Many of you heard about the powerful tornado that ripped a 6 mile path through Joplin, Missouri on May 22. Three days after the storm hit, I was in the van with my mother, sisters, and best friend Courtney...headed down to volunteer.
We worked with the Churches of Christ Disaster Response Team (DRT), an organization that I have worked with before while doing hurricane relief work in Bridge City, Texas. The first two days I stayed at the church building to help with the organization and distribution of donations. I loved working in distribution; I got to fill donation orders for victims (then hug them and pray with them and cry with them), I got to meet and work with lots of wonderful people (including a couple that I may end up going to church with in Searcy), and I got to work inside where the fans were blowing and I wasn't sunburned and covered in a layer of dirt and grime when the day was over :) Hours were spent sorting boxes of canned goods, toothpaste, shampoo, granola bars, sheets, etc. My favorite thing that I found while working in distributions: a bottle of Brut.
I sniffed it and sniffed it and sniffed it.
My grandpa wears it on Sundays.
On Saturday, Sunday and Monday, however, I was able to head out with "the team" (people from various area congregations...Rolla, Owensville, Houston, Iberia) and work out in the field. We raked yards clean of stray shingles and crumbled drywall and pieces of insulation. We sifted through piles of debris, looking for anything salvageable. We made huge piles of debris on the curb to be later picked up by FEMA. We met families who, just one week earlier, still had a house, a car, all their belongings. Now, their houses are gone. Their cars are smashed. Their belongings are strewn over their property, mixed together with chunks of drywall, insulation, broken glass, and twisted metal. We prayed with them, sang with them, cried with them, laughed with them, hugged them, and cried some more. While we were working at different homes, I was amazed at how many times during the day pickup trucks with a bed full of volunteers and coolers would pull up to the house where we were working and holler, "Cold water and snacks!" Many of the folks wouldn't take no for an answer, so even if we told them that we weren't hungry or thirsty, somehow you would find yourself with a bottle of powerade in one hand and a candy bar in the other.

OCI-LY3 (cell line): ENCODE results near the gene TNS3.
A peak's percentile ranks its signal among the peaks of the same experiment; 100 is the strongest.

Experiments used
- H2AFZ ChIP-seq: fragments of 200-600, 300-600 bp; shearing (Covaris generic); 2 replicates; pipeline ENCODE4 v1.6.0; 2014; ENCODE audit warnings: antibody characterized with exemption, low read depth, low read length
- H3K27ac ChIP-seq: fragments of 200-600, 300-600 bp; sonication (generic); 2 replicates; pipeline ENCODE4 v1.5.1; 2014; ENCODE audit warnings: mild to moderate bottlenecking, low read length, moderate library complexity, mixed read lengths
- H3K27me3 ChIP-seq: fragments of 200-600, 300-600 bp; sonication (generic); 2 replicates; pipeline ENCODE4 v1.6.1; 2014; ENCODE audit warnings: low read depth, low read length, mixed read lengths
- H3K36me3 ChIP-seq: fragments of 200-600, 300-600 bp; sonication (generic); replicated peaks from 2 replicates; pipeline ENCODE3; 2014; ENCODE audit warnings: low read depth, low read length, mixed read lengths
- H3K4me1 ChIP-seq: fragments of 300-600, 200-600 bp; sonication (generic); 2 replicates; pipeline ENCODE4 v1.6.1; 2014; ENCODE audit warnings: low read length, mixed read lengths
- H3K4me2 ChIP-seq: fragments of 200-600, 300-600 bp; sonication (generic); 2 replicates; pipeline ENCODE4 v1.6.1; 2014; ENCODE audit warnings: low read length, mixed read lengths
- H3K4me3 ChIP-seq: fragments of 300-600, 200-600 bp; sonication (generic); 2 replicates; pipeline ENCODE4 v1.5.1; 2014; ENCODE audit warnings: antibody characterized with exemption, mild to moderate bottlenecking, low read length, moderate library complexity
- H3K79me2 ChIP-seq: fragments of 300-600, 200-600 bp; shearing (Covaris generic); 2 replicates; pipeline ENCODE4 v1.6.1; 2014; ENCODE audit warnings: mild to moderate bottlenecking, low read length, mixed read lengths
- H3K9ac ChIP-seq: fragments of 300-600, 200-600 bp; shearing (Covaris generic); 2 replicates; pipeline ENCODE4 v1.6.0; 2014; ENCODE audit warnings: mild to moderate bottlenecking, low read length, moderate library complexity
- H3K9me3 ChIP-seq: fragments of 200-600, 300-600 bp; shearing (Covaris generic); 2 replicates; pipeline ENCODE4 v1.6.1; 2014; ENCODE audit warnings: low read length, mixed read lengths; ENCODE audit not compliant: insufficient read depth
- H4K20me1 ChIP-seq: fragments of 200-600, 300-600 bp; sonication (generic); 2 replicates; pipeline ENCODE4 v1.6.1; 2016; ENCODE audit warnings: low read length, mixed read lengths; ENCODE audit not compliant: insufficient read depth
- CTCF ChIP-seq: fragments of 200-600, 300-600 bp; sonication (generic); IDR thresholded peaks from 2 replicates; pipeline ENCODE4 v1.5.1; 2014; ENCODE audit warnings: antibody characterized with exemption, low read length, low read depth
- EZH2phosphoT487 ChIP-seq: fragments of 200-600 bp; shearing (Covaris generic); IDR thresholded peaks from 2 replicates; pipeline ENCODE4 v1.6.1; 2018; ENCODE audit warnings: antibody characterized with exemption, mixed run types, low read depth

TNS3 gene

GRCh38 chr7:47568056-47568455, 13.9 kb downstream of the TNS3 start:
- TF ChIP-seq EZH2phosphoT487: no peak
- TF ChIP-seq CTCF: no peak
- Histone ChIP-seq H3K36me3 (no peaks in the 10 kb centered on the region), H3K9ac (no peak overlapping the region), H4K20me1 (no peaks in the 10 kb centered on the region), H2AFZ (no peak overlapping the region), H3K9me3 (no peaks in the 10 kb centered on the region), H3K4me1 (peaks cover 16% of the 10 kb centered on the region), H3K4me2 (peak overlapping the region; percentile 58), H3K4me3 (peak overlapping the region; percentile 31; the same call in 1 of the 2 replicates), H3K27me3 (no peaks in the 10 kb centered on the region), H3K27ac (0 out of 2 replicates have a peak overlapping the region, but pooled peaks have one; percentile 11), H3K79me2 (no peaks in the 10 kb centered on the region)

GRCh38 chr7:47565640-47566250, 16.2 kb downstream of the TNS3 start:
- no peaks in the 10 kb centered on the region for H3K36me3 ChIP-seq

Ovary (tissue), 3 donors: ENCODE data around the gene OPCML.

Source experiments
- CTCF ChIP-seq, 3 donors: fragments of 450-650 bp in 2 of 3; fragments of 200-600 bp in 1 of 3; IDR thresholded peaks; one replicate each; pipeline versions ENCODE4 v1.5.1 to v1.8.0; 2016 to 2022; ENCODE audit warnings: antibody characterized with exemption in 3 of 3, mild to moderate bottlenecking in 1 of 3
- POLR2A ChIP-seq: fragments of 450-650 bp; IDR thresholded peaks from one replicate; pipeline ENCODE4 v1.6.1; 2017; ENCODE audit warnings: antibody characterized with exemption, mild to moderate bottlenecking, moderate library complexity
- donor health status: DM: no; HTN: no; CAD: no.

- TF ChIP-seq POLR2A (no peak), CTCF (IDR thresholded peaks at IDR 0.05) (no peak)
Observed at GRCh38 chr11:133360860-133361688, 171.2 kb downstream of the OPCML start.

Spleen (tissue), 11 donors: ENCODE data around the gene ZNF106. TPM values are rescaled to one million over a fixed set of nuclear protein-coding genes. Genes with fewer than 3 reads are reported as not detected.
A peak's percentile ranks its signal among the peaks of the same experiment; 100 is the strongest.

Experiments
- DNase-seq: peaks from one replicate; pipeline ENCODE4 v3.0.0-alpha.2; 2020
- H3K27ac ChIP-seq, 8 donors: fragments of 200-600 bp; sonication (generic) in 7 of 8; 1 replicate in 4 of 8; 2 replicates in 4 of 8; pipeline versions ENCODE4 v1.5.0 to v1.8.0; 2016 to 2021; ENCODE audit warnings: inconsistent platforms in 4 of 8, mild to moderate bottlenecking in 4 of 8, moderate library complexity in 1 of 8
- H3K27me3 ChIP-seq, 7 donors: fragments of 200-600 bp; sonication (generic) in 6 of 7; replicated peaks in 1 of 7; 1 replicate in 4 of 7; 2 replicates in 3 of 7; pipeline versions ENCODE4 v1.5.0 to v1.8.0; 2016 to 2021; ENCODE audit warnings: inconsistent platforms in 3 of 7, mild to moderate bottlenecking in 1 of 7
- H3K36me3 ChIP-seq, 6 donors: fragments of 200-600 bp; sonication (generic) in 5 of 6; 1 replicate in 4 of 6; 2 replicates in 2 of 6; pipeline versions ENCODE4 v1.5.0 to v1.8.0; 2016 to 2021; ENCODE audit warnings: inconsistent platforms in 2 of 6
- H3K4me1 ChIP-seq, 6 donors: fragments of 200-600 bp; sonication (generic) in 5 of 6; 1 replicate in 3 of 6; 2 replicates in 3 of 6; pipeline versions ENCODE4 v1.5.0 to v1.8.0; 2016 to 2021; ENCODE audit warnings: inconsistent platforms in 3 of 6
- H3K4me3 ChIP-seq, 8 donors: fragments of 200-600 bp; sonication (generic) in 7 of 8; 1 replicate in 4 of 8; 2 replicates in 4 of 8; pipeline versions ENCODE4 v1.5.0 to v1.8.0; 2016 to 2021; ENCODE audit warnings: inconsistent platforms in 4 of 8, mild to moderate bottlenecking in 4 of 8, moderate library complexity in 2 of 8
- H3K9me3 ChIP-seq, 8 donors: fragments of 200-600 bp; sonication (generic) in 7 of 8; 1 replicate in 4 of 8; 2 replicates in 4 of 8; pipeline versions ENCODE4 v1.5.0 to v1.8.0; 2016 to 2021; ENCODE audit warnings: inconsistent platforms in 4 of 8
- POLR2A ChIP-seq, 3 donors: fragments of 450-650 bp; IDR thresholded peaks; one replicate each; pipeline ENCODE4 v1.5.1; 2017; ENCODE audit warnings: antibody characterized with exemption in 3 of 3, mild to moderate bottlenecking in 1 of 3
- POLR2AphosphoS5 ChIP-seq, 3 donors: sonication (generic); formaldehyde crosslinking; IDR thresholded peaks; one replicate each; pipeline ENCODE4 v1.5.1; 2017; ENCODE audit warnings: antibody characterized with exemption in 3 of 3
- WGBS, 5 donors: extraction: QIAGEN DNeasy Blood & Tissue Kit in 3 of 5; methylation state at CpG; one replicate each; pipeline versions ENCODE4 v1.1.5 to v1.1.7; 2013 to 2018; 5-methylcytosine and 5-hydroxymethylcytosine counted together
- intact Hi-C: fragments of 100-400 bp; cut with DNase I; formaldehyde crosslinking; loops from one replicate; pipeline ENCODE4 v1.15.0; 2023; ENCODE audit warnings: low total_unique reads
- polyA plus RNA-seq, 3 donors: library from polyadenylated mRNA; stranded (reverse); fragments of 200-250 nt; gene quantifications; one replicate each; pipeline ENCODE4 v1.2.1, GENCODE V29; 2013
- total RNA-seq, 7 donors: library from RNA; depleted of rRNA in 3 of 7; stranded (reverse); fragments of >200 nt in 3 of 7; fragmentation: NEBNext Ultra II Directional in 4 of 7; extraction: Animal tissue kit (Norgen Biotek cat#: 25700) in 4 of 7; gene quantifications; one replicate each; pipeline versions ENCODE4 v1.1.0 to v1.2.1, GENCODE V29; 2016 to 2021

That impressed me. All of the people in Joplin, both citizens and volunteers, gave.
Everyone was giving.
For a while the traffic lights were out, so policemen directed the traffic. Several times, while waiting at an intersection, I saw folks riding in the bed of a truck reach out and hand a bottle of water to the traffic-directing cop. It made me smile.
On Saturday, a crew of medical folks came by where we were working offering free tetanus shots. Several of our team took advantage of them...I was thankful that I had mine a couple years ago ;)
What made this trip different from the other disaster relief trips I've been on was that, to me, it was all about Him. I loved the fact that we showered in tent showers with lukewarm water, shaved our legs in the sink, and had tight sleeping arrangements...it reminded me, constantly, "This isn't about you."
This is way bigger than you.
This is about the people...
It's about loving them.
It's about glorifying Him.
That is why I didn't want to leave Joplin and my family at Mount Hope. While I was there, it wasn't about me. It was all about Him. When I got home, it's so incredibly easy to be all about me. If I want to watch a movie, I can. If I want to eat this or that, I can. If I want a hot shower, I can have one. If I want to be lazy, I'll be lazy.
At Mount Hope, it was about Him first, and others second.
If you have an opportunity to go work in Joplin, do it.
Be His hands and His feet.
Hug His children who are hurting.
Feed His lambs that are hungry.
Love His people.
It's the most amazing thing in the world.